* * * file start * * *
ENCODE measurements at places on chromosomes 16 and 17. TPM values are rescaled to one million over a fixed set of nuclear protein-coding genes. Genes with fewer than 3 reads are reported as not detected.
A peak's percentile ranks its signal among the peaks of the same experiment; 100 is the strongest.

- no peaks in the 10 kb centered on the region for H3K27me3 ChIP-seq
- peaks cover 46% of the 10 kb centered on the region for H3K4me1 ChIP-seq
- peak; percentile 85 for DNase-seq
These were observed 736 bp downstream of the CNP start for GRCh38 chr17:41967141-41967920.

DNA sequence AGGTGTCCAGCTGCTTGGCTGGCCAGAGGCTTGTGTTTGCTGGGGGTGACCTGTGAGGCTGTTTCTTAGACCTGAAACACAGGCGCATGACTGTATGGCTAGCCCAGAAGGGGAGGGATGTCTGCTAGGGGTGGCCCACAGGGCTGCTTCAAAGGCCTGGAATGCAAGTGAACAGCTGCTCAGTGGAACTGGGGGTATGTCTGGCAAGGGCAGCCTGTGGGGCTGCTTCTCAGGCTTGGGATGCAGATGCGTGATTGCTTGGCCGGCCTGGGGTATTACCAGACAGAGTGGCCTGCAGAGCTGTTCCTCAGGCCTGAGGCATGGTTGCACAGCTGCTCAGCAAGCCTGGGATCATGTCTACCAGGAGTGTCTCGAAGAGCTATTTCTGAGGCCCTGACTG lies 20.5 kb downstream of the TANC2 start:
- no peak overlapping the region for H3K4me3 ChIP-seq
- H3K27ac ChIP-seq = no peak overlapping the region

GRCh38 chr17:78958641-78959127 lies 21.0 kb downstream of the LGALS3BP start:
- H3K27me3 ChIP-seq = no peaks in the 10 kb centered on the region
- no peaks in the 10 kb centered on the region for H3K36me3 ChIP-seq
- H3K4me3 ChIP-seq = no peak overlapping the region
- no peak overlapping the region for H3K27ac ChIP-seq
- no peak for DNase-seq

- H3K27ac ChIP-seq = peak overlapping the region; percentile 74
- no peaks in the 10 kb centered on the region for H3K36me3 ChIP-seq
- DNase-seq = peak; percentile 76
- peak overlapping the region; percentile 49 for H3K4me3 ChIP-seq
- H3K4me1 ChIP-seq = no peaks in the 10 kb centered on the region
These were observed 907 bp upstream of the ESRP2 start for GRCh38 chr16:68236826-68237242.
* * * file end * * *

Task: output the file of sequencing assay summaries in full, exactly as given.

ENCODE measurements at places on chromosomes 16 and 17. TPM values are rescaled to one million over a fixed set of nuclear protein-coding genes. Genes with fewer than 3 reads are reported as not detected.
A peak's percentile ranks its signal among the peaks of the same experiment; 100 is the strongest.

- no peaks in the 10 kb centered on the region for H3K27me3 ChIP-seq
- peaks cover 46% of the 10 kb centered on the region for H3K4me1 ChIP-seq
- peak; percentile 85 for DNase-seq
These were observed 736 bp downstream of the CNP start for GRCh38 chr17:41967141-41967920.

DNA sequence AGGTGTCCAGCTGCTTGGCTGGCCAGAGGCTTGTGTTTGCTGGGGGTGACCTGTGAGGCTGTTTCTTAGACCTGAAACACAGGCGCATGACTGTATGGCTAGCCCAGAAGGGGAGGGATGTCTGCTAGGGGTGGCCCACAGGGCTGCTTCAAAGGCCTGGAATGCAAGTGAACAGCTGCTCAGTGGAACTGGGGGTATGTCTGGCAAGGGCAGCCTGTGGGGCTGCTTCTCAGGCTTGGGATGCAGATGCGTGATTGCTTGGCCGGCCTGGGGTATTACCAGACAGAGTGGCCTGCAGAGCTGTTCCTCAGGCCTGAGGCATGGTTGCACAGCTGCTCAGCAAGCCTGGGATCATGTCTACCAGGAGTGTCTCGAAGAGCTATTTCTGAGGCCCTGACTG lies 20.5 kb downstream of the TANC2 start:
- no peak overlapping the region for H3K4me3 ChIP-seq
- H3K27ac ChIP-seq = no peak overlapping the region

GRCh38 chr17:78958641-78959127 lies 21.0 kb downstream of the LGALS3BP start:
- H3K27me3 ChIP-seq = no peaks in the 10 kb centered on the region
- no peaks in the 10 kb centered on the region for H3K36me3 ChIP-seq
- H3K4me3 ChIP-seq = no peak overlapping the region
- no peak overlapping the region for H3K27ac ChIP-seq
- no peak for DNase-seq

- H3K27ac ChIP-seq = peak overlapping the region; percentile 74
- no peaks in the 10 kb centered on the region for H3K36me3 ChIP-seq
- DNase-seq = peak; percentile 76
- peak overlapping the region; percentile 49 for H3K4me3 ChIP-seq
- H3K4me1 ChIP-seq = no peaks in the 10 kb centered on the region
These were observed 907 bp upstream of the ESRP2 start for GRCh38 chr16:68236826-68237242.